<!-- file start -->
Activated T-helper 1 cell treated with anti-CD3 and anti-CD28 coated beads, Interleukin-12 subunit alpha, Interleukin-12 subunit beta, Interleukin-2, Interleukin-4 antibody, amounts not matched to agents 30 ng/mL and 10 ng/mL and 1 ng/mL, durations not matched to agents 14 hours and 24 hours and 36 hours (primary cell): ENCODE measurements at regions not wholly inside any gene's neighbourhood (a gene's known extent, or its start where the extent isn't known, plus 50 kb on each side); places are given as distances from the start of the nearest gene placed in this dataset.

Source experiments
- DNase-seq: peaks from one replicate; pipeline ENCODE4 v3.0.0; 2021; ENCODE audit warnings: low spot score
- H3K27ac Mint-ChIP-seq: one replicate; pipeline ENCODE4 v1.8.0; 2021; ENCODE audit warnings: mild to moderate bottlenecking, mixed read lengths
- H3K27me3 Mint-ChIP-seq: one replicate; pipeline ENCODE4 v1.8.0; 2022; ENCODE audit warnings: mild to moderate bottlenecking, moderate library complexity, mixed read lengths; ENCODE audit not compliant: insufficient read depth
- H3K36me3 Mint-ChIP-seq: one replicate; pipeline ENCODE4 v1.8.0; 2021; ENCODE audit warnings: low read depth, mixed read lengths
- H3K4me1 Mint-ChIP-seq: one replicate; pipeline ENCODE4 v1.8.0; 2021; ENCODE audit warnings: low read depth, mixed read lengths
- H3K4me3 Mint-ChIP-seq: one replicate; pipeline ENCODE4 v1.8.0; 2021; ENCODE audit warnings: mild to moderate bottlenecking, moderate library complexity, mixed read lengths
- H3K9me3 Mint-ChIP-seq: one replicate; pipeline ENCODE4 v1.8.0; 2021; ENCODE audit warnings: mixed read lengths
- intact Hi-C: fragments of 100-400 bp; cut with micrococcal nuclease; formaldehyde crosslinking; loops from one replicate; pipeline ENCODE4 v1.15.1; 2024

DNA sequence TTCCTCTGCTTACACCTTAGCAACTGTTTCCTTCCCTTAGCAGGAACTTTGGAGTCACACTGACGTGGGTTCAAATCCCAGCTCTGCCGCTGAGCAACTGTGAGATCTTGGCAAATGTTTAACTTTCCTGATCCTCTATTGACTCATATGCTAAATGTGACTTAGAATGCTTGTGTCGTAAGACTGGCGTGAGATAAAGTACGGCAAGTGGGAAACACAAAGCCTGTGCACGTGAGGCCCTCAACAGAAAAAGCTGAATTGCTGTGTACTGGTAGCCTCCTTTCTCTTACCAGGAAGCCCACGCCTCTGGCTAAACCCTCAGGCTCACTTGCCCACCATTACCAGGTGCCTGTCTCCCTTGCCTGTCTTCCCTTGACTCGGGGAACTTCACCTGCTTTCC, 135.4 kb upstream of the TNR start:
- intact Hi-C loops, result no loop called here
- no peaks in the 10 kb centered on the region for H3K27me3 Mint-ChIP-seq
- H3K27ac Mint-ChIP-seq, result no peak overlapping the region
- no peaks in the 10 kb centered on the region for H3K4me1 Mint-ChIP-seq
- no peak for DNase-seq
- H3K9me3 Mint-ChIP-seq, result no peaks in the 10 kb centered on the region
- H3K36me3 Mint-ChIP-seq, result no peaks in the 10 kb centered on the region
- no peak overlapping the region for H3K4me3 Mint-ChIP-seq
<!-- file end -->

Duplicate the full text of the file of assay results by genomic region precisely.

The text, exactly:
Activated T-helper 1 cell treated with anti-CD3 and anti-CD28 coated beads, Interleukin-12 subunit alpha, Interleukin-12 subunit beta, Interleukin-2, Interleukin-4 antibody, amounts not matched to agents 30 ng/mL and 10 ng/mL and 1 ng/mL, durations not matched to agents 14 hours and 24 hours and 36 hours (primary cell): ENCODE measurements at regions not wholly inside any gene's neighbourhood (a gene's known extent, or its start where the extent isn't known, plus 50 kb on each side); places are given as distances from the start of the nearest gene placed in this dataset.

Source experiments
- DNase-seq: peaks from one replicate; pipeline ENCODE4 v3.0.0; 2021; ENCODE audit warnings: low spot score
- H3K27ac Mint-ChIP-seq: one replicate; pipeline ENCODE4 v1.8.0; 2021; ENCODE audit warnings: mild to moderate bottlenecking, mixed read lengths
- H3K27me3 Mint-ChIP-seq: one replicate; pipeline ENCODE4 v1.8.0; 2022; ENCODE audit warnings: mild to moderate bottlenecking, moderate library complexity, mixed read lengths; ENCODE audit not compliant: insufficient read depth
- H3K36me3 Mint-ChIP-seq: one replicate; pipeline ENCODE4 v1.8.0; 2021; ENCODE audit warnings: low read depth, mixed read lengths
- H3K4me1 Mint-ChIP-seq: one replicate; pipeline ENCODE4 v1.8.0; 2021; ENCODE audit warnings: low read depth, mixed read lengths
- H3K4me3 Mint-ChIP-seq: one replicate; pipeline ENCODE4 v1.8.0; 2021; ENCODE audit warnings: mild to moderate bottlenecking, moderate library complexity, mixed read lengths
- H3K9me3 Mint-ChIP-seq: one replicate; pipeline ENCODE4 v1.8.0; 2021; ENCODE audit warnings: mixed read lengths
- intact Hi-C: fragments of 100-400 bp; cut with micrococcal nuclease; formaldehyde crosslinking; loops from one replicate; pipeline ENCODE4 v1.15.1; 2024

DNA sequence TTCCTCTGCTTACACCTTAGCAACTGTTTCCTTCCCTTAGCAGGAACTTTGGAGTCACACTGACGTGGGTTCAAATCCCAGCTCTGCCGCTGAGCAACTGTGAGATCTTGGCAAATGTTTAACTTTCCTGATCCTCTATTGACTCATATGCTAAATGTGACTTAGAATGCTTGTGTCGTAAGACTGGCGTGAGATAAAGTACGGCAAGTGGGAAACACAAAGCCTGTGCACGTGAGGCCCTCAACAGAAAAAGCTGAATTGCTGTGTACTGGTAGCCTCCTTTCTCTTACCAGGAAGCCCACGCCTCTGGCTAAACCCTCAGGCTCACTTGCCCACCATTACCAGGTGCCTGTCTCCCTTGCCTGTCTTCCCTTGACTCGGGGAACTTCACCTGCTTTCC, 135.4 kb upstream of the TNR start:
- intact Hi-C loops, result no loop called here
- no peaks in the 10 kb centered on the region for H3K27me3 Mint-ChIP-seq
- H3K27ac Mint-ChIP-seq, result no peak overlapping the region
- no peaks in the 10 kb centered on the region for H3K4me1 Mint-ChIP-seq
- no peak for DNase-seq
- H3K9me3 Mint-ChIP-seq, result no peaks in the 10 kb centered on the region
- H3K36me3 Mint-ChIP-seq, result no peaks in the 10 kb centered on the region
- no peak overlapping the region for H3K4me3 Mint-ChIP-seq